Sugarcane straw (SCS) represents about one-third of the total primary sugarcane energy. Since its burning in pre- harvesting periods has been banned in Brazil, SCS available amount has grown, and the development of valuable applications for this lignocellulosic material became crucial for the development of a circular economy. An attractive and current alternative is its application in combustion processes for energy generation. However, in the biorefinery concept, the SCS processing as a potential feedstock for the obtainment of bioproducts and biomaterials, such as ethanol, xylitol, biogas, enzymes and oligosaccharides, has also attracted a great deal of attention. Thereby, this work provides a comprehensive review of the progress of SCS processing aimed at its valorization through the production of high-value products and the development of environmental-friendly and cost-effective processes.
In this work we propose to model a 7.5 kWe power generation system, implementing a Parabolic TroughCollector system, coupled to an Organic Rankine Cycle (PTC/ORC) and a bladder-type hydraulic accu-mulator system. The purpose of the research is to evaluate the behavior of the hydraulic accumulationsystem made up of 22 bladder-type accumulators of 60 L each, which operates as a backup to providecontinuity in the generation of electrical energy. The model allows evaluating and analyzing the loadingand unloading behavior of a hydraulic accumulator system, for intermittent conditions of solar irradia-tion, wind speed, and ambient temperature. The results show that for a power deficit in the system of 0.5kWe, the compensation time for the generation of electrical energy would be 1 h and 51 min and for adeficit of 7 kWe, the compensation time would be 4 min. The model was designed as a convenient toolfor dimensioning and integrating various energy sources in hydraulic accumulation systems and willallow analyzing the behavior of hydraulic accumulators as an energy backup system.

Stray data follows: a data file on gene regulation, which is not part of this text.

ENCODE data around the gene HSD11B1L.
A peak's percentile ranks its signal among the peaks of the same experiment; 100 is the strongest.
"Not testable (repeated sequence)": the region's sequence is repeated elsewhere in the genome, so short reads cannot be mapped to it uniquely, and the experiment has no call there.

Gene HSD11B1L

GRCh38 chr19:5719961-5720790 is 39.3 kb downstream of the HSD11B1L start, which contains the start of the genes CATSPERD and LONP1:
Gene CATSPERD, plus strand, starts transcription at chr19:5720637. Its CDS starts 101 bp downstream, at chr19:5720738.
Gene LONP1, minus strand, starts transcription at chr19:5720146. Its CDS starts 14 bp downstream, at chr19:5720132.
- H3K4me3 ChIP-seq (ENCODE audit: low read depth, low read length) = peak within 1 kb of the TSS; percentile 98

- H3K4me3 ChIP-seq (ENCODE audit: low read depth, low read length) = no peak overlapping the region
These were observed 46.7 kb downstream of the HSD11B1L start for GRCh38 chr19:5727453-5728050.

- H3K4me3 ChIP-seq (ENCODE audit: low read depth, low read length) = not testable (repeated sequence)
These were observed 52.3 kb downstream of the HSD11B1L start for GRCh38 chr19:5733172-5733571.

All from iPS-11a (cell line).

Producer gas is a renewable fuel obtained from gasification processes. This fuel may beburned directly in furnaces to supply thermal demands, or used to run internal combustionengines or gas turbines. The characteristics of producer gas have been studied by variousauthors, however, most studies generally use mixtures of synthetic gases to representProducer Gas. The main goal of this study is to evaluate the laminar flame velocity ofProducer Gas obtained from gasifying eucalyptus wood in a two-stage downdraft gasifierusing the Bunsen burner method and the Schlieren image visualization technique to reg-ister the profile of the flame. The Producer Gas volume fractions that were used in the testswere 20%, 16%, and 1.8% for CO, H2, and CH4, respectively. This resulted in a 4.9 MJ/Nm3lower heating value. The registered laminar flame velocity at the stoichiometric pointunder optimal conditions was 0.33 m/s. The tests were carried out at standard atmosphericpressure and atmospheric temperature. The results were compared to studies of otherauthors, and this study shows that fractions of Hydrogen (H2) and Carbon Monoxide (CO) inthe Producer Gas result in increased laminar flame velocities, while fractions Nitrogen (N2)and Carbon Dioxide (CO2) result in reduced flame velocities.
In the past decades, combined solar energy with heat pump systems has been one of the very widespread ways to improve the efficiency of conventional heat pumps. In that way, this paper presents an experi- mental analysis of the influence of environmental conditions in a small size DX-SAHP operating with CO 2 as refrigeration fluid to heat water. The variation of the water inlet temperature, the solar radiation flux and the relative humidity are analyzed and 88 different experimental results are presented. To support the analysis, a thermographic camera was also used. The results show that the gas cooler outlet pressure and temperature are strongly influenced by the water inlet temperature. As the water inlet temperature increases, the gas cooler outlet pressure and temperature increase, and consequently the COP decreases. The COP decreases in 45.8% for the variation of the water inlet temperature to 15–35 o C. The variation of the solar radiation of 876.9–30.17 W.m -2 presents a reduction of performance in about 30%. For the same conditions for the water heat exchange, the pressure ratio of the cycle decreases with an augment on the solar radiation flux. In addition, the COP is higher in 6% for a change in the mean relative humidity of 31.6–55.8 %.